• Attitude: Take note of how you feel once the novelty of “being free” wears off. Now, to be fair, it might not become clear during this brief rehearsal period but as you probably know all too well, it’s easy to see if you’re feeling discontented. Do you find yourself looking for the next thing to do? Antsy to get out and do something? It’s in these times that we tend to spend more to entertain ourselves, so this is important data to collect.

Once the rehearsal period is over, you may have some new insight that can help you better understand your personal and financial retirement needs

Retirement is More Than Just a Financial Event

Retirement is more than just a financial event. It's important to consider how you will spend your time in retirement and to plan accordingly. Taking the time to prepare for retirement can give you peace of mind and a new outlook on your next chapter. With proper planning, you can ensure that your retirement years are fulfilling and enjoyable.

At Gardey Financial Advisors, we know that major money decisions are rarely made in the absence of our personal feelings about them, which is why we are dedicated to supporting the entire person, couple, and family around this major life change. If you are in need of a financial ally who understands how money decisions are made and who takes your full personal and financial pictures into account when creating your financial plan, we encourage you to take a look at our services and see if we could be a good match. We best serve clients looking for exceptional client service, who value a long-term partnership, and have a minimum of $500,000 in investable assets.


Publication Disclosure:

Important Disclosure Information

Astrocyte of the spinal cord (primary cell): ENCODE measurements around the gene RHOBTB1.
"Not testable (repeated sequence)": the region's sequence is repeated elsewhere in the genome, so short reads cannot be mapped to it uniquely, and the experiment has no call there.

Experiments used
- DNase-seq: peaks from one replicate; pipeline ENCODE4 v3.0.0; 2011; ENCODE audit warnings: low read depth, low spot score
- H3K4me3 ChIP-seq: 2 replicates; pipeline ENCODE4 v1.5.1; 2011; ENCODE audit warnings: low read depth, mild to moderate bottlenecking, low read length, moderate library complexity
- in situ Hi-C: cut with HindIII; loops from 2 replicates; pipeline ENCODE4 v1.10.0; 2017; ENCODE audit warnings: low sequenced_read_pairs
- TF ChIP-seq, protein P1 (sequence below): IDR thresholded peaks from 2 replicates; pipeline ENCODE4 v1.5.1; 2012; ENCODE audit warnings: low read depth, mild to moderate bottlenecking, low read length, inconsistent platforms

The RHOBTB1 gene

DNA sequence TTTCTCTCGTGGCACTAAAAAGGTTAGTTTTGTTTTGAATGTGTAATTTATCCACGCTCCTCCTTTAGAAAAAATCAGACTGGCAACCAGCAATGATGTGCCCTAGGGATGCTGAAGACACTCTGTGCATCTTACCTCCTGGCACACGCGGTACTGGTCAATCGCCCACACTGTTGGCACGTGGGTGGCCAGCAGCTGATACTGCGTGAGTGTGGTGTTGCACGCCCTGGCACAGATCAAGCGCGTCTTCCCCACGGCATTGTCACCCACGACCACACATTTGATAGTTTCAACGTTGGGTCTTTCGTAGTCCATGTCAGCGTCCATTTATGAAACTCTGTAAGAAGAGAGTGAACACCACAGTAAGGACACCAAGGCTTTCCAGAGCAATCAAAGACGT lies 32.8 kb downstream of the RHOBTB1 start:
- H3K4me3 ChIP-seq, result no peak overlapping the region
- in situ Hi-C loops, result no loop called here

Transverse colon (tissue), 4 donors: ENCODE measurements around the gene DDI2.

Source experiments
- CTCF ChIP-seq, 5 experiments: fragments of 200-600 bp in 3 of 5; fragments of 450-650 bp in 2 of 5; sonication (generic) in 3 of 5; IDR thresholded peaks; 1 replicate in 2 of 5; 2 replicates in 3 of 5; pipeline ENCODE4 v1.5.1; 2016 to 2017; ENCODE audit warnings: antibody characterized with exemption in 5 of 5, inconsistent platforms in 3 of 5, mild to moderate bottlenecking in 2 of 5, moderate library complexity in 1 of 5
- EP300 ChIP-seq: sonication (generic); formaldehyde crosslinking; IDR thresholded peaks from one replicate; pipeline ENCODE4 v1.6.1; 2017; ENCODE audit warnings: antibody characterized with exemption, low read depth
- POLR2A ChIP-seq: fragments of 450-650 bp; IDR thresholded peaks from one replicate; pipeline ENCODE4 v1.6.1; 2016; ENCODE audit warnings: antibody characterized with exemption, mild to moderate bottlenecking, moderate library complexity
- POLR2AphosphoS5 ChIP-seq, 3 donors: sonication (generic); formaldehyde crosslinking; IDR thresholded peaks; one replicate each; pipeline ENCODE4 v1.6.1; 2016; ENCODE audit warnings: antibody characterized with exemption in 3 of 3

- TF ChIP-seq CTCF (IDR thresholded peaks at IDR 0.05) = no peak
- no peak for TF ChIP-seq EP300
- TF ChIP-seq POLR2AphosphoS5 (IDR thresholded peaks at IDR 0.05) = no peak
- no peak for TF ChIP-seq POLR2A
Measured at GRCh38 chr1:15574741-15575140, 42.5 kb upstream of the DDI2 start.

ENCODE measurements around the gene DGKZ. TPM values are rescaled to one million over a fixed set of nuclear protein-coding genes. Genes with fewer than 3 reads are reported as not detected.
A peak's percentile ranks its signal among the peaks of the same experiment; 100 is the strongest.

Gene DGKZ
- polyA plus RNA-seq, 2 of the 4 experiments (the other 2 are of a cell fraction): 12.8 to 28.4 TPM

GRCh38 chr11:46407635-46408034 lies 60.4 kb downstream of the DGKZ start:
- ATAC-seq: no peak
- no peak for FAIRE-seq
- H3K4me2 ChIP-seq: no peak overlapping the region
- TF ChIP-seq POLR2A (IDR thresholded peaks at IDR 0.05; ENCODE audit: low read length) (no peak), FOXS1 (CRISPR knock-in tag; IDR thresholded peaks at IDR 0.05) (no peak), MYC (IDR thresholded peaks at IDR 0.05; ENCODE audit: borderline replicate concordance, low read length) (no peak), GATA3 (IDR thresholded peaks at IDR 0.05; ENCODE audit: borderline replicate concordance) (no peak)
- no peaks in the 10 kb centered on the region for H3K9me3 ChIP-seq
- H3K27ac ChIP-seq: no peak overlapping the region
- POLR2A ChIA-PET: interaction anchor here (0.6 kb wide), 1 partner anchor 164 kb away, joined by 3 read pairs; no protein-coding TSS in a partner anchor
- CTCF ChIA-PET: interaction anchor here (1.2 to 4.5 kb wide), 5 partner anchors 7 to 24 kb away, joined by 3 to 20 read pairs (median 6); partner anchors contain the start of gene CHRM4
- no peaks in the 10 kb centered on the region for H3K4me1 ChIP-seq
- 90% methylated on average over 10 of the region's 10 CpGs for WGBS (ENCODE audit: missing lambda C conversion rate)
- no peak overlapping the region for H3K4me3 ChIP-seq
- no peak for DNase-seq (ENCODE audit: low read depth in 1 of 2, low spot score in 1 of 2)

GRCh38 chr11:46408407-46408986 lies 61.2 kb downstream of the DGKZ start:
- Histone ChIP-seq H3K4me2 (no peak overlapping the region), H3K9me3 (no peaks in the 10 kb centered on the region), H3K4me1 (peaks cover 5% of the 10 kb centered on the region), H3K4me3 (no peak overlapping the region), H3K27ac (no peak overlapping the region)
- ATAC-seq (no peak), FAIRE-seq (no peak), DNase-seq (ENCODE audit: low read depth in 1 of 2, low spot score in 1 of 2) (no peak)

To better understand the nature and scope of the advisory services and business practices of Gardey Financial Advisors Inc., please review our SEC Form ADV Part 2A and ADV Part 3 (Form CRS) available via the SEC’s website, www.adviserinfo.sec.gov. (Click on the link, select “Investment Advisor Firm,” and type in the firm name. Results will provide you both Part 1, 2 and 3 of the Gardey Financial Advisors Form ADV.) Statistics from third-party sources are deemed to be accurate but have not been confirmed by Gardey Financial Advisors.

This communication is for informational purposes only and does not purport to be a complete statement of all material facts related to any company, industry, or security mentioned. The information provided, while not guaranteed as to accuracy or completeness, has been obtained from sources believed to be reliable. Moreover, you should not assume that any discussion or information contained in this commentary serves as the receipt of, or is a substitute for, personalized investment advice from Gardey Financial Advisors. The opinions expressed reflect our judgment now and are subject to change without notice and may or may not be updated. Past performance should not be taken as an indication or guarantee of future performance, and no representation or warranty, expressed or implied, is made regarding future performance. Readers who are not market professionals or institutional clients of Gardey Financial Advisors should seek the advice of their financial advisor, tax, or legal advisor before making any investment decisions based on this communication. Gardey Financial Advisors does not render legal, accounting or tax advice. Gardey Financial Advisors works closely with our client’s other professional advisors. The solutions discussed may not be suitable for you, even if your situation is like the example presented. Investors must make their own decisions based on their specific investment objectives and financial circumstances. It should not be assumed that the recommendations made in this situation will result in the mentioned outcome. The commentary does not represent any specific clients, investments, or strategies.

Hyperlink Disclosure

By selecting the links identified in this publication, you may be redirected to third-party websites, over which Gardey Financial Advisors has no control. Gardey Financial Advisors makes no warranties as to the content or accessibility of the third-party website and assumes no liability for errors or reporting inaccuracies. Gardey Financial Advisors neither approves nor endorses the statements made by the third-party on their website. Third-party website content is subject to change without notice and may or may not be updated. It is the responsibility of the viewer/reader to ensure third-party sites accessed are virus-free and Gardey Financial Advisors accepts no responsibility for any loss or damage arising in any way from the hyperlink or third-party website.